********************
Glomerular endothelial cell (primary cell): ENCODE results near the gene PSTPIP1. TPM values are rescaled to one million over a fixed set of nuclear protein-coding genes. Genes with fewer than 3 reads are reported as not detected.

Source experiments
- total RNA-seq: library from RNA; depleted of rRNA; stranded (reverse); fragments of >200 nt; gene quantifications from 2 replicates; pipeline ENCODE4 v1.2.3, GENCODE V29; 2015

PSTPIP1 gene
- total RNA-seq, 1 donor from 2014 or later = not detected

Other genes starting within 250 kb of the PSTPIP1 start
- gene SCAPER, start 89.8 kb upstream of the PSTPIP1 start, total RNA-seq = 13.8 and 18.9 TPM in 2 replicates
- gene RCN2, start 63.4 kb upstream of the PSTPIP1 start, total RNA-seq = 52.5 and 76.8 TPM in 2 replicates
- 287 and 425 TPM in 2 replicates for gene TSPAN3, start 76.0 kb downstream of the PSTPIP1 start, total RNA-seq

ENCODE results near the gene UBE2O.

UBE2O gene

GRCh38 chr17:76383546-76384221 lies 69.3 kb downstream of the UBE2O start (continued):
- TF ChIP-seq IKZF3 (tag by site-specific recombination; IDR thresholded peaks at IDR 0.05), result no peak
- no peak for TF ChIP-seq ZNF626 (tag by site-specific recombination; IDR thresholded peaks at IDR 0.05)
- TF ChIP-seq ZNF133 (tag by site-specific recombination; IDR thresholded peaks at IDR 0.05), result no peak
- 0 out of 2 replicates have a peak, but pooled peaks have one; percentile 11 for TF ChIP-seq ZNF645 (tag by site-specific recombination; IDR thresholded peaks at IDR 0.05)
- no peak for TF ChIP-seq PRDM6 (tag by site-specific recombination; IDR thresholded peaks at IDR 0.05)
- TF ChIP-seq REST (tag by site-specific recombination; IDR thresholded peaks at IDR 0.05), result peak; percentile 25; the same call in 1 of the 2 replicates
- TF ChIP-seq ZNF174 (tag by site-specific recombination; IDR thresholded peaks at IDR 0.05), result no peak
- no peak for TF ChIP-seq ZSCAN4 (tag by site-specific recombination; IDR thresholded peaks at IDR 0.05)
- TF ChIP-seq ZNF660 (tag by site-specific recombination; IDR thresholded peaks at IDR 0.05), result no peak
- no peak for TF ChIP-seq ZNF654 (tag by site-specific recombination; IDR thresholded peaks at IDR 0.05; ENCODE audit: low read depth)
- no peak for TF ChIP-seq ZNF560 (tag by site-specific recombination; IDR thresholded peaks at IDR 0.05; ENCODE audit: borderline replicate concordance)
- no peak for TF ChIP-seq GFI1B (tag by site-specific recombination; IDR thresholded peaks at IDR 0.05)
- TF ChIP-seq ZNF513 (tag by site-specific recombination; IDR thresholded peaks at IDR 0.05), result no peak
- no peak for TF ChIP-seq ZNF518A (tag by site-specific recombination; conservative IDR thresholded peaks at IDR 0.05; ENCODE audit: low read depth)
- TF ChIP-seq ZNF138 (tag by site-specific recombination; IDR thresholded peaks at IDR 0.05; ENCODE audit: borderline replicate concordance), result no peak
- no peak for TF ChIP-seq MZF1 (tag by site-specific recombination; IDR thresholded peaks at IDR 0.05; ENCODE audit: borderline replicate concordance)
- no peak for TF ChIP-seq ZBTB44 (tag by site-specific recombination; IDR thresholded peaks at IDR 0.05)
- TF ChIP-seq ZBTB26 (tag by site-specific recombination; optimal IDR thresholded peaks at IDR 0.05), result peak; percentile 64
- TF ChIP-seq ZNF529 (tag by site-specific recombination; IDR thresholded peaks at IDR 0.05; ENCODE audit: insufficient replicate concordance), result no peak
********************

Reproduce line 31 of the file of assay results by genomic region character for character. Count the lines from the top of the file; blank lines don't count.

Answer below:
- TF ChIP-seq ZNF529 (tag by site-specific recombination; IDR thresholded peaks at IDR 0.05; ENCODE audit: insufficient replicate concordance), result no peak